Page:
Joe Schmidt's tactics aren't restrictive, insists Conor Murray
Watching Joe Schmidt's Ireland, it is easy to imagine the coach directing his players around the park from up in the stands with a magic wand.
Nobody is buying his regular claims that he is an innocent bystander like everyone else in the west stand of the Aviva Stadium, but Conor Murray says the players retain a level of autonomy. When it's on, they're encouraged to take their own risks.
The fear factor lingers, with the squad fully aware of the scathing tongue that awaits in the review room ready to pounce on any inaccuracy.
But the Lions scrum-half doesn't hear his master's voice in his ears as he plays.
"No, that would hinder you wouldn't it?" he said.
"I suppose you listen to Joe and the coaching staff all the way through the week and they give you the feedback and the correct gameplan and you rep it out, and if there are a few tweaks that he wants to talk to you about he'll do that.
"But once you go out onto the pitch you should have a clear mind and know exactly what to do, and then in other areas of the game when split-second decisions are to be made, you back yourself, and that's completely fine as well.
"Joe does not stop you from backing yourself. If you see something on, you go for it. That's absolutely fair enough, but if it doesn't work out and you put the team under pressure, then you might find yourself spoken to.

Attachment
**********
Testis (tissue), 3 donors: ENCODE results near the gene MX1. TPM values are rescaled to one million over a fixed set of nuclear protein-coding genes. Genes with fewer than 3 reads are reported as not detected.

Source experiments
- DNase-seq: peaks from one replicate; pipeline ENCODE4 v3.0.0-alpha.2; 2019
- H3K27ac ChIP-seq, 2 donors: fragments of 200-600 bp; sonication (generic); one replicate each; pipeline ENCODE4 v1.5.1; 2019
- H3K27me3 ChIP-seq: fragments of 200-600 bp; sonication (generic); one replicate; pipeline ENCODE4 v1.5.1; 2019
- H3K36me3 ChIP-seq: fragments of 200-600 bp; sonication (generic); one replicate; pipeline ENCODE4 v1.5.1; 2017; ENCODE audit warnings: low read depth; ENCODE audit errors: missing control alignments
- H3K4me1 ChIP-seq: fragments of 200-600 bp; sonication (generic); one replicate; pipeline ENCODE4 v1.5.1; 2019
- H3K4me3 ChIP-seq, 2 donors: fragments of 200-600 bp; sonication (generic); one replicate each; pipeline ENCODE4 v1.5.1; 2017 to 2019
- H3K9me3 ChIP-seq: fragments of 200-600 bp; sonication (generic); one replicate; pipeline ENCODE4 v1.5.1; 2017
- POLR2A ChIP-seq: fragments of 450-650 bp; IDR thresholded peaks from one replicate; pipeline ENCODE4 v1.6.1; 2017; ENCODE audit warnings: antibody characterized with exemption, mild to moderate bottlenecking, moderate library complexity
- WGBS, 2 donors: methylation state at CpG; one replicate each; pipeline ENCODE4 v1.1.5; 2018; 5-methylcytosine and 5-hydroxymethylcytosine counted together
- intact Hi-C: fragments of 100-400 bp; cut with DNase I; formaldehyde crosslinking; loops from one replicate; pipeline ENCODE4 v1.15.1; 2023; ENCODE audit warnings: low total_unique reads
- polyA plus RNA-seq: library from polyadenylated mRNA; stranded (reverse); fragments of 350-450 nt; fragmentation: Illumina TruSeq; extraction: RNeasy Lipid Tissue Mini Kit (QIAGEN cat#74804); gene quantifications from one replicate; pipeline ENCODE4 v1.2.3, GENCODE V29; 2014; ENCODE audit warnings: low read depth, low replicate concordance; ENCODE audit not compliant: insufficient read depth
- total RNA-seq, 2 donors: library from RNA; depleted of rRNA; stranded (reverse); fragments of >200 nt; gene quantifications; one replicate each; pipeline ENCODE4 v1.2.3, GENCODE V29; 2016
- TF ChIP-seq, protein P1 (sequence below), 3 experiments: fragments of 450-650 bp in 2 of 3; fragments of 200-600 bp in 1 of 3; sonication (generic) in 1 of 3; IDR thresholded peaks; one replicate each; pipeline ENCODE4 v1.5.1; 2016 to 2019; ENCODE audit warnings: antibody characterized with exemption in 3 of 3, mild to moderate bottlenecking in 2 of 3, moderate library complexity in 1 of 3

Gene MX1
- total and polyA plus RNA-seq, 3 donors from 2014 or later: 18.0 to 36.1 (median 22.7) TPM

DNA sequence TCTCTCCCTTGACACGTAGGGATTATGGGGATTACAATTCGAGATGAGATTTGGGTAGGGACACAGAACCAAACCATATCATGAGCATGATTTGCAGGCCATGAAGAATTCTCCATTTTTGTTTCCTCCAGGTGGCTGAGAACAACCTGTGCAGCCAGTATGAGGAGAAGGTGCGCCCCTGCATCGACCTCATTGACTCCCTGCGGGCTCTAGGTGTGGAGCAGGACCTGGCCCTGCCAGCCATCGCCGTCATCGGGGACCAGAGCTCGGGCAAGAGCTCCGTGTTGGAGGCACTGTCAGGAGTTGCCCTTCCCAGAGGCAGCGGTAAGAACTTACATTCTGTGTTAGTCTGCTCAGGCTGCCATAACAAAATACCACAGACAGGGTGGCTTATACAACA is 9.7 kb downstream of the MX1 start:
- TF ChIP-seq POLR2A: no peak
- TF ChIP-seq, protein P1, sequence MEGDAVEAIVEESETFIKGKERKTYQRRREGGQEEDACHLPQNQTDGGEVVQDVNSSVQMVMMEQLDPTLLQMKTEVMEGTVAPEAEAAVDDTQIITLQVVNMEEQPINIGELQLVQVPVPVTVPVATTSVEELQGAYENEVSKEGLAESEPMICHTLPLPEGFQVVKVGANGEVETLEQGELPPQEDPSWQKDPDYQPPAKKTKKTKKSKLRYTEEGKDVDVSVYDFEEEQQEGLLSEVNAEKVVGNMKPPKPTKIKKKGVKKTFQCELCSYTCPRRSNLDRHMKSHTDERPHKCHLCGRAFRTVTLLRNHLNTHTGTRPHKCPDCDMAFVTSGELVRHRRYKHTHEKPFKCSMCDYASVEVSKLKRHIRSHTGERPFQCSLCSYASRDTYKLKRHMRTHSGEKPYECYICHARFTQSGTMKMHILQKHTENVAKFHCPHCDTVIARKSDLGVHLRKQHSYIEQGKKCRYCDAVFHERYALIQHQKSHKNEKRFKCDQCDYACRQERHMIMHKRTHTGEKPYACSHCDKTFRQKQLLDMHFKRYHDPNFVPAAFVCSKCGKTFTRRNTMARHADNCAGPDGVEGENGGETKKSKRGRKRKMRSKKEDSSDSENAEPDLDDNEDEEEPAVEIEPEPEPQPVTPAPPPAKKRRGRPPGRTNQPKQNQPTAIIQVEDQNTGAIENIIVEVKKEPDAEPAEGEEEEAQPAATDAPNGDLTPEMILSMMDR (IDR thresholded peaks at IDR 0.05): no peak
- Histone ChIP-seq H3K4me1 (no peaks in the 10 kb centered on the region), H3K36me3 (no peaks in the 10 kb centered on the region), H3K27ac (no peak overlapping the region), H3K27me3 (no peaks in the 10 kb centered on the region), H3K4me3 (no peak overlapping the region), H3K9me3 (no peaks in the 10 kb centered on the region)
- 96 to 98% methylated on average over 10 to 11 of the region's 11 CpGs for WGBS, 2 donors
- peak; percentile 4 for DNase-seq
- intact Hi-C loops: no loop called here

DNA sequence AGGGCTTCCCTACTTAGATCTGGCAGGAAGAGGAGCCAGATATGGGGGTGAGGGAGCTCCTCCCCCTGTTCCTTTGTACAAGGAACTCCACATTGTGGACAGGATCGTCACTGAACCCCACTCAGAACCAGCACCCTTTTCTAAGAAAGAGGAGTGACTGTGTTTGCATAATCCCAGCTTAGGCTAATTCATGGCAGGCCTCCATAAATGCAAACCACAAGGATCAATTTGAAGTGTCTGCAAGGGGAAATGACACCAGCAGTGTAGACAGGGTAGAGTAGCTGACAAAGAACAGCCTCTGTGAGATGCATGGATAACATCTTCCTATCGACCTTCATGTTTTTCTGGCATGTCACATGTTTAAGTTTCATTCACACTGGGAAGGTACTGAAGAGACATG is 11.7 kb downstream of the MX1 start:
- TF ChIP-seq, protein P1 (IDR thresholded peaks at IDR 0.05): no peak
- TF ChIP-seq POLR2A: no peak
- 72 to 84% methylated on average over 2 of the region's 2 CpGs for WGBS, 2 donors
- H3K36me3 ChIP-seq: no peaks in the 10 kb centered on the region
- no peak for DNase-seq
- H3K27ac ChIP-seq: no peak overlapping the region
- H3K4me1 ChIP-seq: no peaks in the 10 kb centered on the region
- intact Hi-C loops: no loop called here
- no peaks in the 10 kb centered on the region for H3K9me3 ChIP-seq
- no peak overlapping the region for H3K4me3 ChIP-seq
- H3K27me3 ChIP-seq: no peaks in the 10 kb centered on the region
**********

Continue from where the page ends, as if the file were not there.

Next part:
"If there's something on, then you go for it. The split-second decisions are where you want to back yourselves, that's completely fine as well.
"Joe does not stop you from backing yourself.
"To a certain extent (you're following orders), but you don't go out on the pitch as a robot and just do exactly what you're told to do. You do have a game-plan and, under any coach, there's a game-plan that you try and follow.
"Look through the video and there's times we go against the grain of play or do our own thing. People do back themselves and express themselves if they want to, you can do that within a game-plan as well."
Murray believes Ireland have improved over the past year even if they are not perfect going into the battles with Wales and Scotland.
"We've definitely improved. Winning's a habit and it's a nice habit to get into. It helps things flow a lot easier," the MaxiNutrition ambassador said.
"There's loads of areas in which we've improved, even individuals working with coaches. We are a year further down the line with Joe. We know each other a lot better and that shows on the pitch."